Though not a fussbudget, Mr. Henry likes order. He likes first things to be first and fair to be fair. He may admire the rugged wild, but he prefers his personal world to be tame.
In matters of style, he likes things to look like what they are, hence his preference for Art Deco over Art Nouveau. In language, he likes things to be called by their real names, hence his abhorrence of “the war on terror,” yet another pernicious Orwellian locution that has gained common currency through mindless repetition.
Having spent all last week trying to untangle the spindly white cords of his new Apple earbuds, Mr. Henry finds his tired mind benumbed by software tutorials and Lilliputian iPhone keypads. He yearns for order, for routine, for the comfort of homey, established habits.
He longs for a day when each morsel of food and each sip of drink follow one another like the swelling dum-dum-dum of a Beethoven crescendo.
Wine experts discuss “pairings” with food, but what about sequence throughout the day?
Mr. Henry finds that what he ate for lunch influences his choice of wine for dinner.
Since he does not drink wine for lunch, the alchemical advantage that an appropriate wine provides to the digestive process must await the dinner hour.
Like a hunting hound, the initial dinner sip races down Mr. Henry’s eager gullet tracking faint scents of lunch far, far down the tract. Thus, Mr. Henry does not want to throw an earthy red from the Languedoc onto a sushi lunch, even with six hours of distance between them.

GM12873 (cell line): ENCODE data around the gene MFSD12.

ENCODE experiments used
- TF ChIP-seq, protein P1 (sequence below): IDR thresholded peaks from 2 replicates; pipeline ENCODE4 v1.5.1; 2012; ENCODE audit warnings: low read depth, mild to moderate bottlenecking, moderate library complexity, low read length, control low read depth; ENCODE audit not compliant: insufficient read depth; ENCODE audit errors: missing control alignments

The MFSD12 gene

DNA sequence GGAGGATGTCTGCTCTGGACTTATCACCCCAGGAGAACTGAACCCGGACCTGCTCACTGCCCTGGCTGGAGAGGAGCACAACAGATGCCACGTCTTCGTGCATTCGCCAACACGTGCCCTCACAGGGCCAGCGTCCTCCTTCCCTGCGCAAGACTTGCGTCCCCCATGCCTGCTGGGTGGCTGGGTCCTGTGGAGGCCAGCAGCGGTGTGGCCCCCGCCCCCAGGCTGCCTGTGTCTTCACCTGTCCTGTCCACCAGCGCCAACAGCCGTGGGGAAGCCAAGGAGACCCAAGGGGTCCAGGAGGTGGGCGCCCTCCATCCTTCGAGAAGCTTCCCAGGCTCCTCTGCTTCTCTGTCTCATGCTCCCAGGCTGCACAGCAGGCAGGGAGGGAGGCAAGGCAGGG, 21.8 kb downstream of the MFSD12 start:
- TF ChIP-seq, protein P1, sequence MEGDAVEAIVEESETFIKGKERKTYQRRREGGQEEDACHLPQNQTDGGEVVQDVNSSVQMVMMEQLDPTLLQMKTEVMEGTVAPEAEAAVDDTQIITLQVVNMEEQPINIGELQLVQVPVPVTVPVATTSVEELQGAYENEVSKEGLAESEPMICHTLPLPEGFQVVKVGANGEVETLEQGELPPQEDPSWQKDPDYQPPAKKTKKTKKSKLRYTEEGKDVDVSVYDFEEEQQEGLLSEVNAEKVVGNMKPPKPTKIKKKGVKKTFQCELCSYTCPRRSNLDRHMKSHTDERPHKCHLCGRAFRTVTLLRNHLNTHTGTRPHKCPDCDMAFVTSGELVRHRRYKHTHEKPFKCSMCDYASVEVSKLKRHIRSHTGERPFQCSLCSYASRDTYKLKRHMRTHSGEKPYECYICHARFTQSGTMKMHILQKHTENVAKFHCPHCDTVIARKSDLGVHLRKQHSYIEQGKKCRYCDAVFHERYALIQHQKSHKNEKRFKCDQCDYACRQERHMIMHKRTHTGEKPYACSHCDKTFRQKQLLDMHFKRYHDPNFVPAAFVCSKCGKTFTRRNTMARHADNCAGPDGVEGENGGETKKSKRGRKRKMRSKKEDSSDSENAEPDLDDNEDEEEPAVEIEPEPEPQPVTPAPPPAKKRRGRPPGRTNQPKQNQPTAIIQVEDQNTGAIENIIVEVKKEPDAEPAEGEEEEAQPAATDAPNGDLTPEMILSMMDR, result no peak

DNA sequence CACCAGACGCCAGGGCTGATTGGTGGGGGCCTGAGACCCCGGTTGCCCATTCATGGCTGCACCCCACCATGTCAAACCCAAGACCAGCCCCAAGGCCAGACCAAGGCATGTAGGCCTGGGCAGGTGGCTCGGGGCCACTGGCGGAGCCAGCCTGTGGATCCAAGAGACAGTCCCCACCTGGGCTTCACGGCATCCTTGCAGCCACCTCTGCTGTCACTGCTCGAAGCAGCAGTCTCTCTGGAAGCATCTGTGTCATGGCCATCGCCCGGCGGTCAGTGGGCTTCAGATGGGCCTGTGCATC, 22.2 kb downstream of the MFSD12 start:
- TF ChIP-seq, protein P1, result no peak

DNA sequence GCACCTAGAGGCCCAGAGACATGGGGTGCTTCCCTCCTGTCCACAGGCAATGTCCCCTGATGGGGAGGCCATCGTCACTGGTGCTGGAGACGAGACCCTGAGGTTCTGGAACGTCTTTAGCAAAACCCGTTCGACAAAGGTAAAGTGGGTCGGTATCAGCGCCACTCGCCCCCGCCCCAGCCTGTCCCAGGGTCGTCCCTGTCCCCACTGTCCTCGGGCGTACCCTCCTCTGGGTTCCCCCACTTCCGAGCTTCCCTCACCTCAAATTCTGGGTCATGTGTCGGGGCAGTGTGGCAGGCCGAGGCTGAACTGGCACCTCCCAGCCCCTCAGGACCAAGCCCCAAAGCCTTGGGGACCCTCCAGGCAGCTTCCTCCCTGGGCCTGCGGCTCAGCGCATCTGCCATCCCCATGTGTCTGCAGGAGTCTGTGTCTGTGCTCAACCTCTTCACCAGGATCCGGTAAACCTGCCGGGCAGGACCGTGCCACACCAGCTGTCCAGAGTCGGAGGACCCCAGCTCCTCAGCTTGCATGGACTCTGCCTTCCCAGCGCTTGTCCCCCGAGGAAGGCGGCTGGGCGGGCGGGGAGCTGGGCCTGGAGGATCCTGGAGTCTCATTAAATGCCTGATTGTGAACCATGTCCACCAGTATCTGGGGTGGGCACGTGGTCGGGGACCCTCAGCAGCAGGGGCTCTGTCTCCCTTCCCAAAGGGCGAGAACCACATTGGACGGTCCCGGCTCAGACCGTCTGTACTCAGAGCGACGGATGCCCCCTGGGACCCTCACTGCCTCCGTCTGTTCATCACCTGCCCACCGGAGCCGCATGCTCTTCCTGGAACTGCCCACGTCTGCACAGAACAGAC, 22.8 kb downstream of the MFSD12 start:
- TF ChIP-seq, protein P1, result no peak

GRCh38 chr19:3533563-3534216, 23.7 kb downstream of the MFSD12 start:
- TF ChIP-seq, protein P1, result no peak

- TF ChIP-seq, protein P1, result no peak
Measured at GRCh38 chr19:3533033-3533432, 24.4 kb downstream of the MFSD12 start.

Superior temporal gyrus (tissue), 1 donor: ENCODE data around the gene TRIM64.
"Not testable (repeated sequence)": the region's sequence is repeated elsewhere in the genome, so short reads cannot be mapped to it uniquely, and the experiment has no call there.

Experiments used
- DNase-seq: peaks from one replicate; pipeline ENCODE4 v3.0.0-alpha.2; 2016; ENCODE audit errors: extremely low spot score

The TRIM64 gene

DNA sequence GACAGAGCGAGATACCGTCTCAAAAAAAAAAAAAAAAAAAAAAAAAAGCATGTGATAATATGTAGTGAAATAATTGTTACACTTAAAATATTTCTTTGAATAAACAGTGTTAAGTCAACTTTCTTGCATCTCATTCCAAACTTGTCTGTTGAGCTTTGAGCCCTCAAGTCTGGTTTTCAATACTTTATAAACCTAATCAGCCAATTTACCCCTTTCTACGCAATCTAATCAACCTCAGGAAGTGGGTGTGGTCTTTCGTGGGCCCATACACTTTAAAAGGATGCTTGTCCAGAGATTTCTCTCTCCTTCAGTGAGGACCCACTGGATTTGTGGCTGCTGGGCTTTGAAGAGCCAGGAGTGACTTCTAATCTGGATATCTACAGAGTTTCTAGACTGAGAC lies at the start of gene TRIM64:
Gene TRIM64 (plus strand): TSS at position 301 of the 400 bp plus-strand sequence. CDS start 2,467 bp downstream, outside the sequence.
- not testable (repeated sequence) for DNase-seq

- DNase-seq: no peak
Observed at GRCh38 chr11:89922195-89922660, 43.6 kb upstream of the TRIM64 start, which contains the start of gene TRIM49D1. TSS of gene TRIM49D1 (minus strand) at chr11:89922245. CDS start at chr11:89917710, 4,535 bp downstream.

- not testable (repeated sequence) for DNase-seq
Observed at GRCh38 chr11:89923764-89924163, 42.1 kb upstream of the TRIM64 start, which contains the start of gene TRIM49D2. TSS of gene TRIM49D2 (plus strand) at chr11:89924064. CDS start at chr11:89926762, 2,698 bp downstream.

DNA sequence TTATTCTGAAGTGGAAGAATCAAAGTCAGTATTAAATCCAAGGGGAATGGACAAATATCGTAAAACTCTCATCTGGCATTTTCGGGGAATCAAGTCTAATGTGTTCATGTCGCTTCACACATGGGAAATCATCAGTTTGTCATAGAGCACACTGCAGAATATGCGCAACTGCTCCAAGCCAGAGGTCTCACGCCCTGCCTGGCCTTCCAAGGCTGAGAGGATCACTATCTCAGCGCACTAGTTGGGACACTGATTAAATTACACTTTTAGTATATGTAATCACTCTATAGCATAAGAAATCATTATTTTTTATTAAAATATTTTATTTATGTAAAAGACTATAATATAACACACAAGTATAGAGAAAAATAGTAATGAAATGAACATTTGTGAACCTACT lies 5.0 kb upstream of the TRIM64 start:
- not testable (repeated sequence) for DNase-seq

In daily routines he strives to achieve chords of harmony spiced by notes of dissonance – the organic order of music.
In traditional societies, rigorous rules of order apply, although sometimes these remain hidden from foreign eyes. Fausta regaled Mr. Henry with a Thousand and One Nights tale from India:
At a princely home in Jaipur for lunch she was presented with a dozen dishes, a dozen sauces, and a dozen pickles. Before Fausta could begin, the lady of the house carefully schooled her in the meal’s subtle order.
Naturally enough, mild flavors were to be enjoyed before strong ones. Other pairings were more unexpected. While coriander still lingered on the palate, for example, a certain chutney was recommended. With Indian food especially, a cuisine overwhelmingly complicated both to prepare and to enjoy, a road map to proper order and sequence can be enormously helpful.
Julie Sahni’s Classic Indian Cooking, a book that has been staring down from Mr. Henry’s cookbook shelf for nearly three decades, lists recipes that require two days of preparation, a trip to Queens Boulevard for ingredients, and two prep chefs. From the cook they demand perhaps too much order.
In this Orwellian world, orderliness itself has become a luxury – not the “law and order” kind, mind you, in which law is bent to better impose order. No, Mr. Henry is speaking of the luxurious order of solitude at breakfast, a companion at lunch, and a family at dinner. Mr. Henry would like to place his order for more of this kind, if you please, and pronto.
And what about the little strings running the length of a banana which usually break when pulled away? Cannot scientists address this affront to order?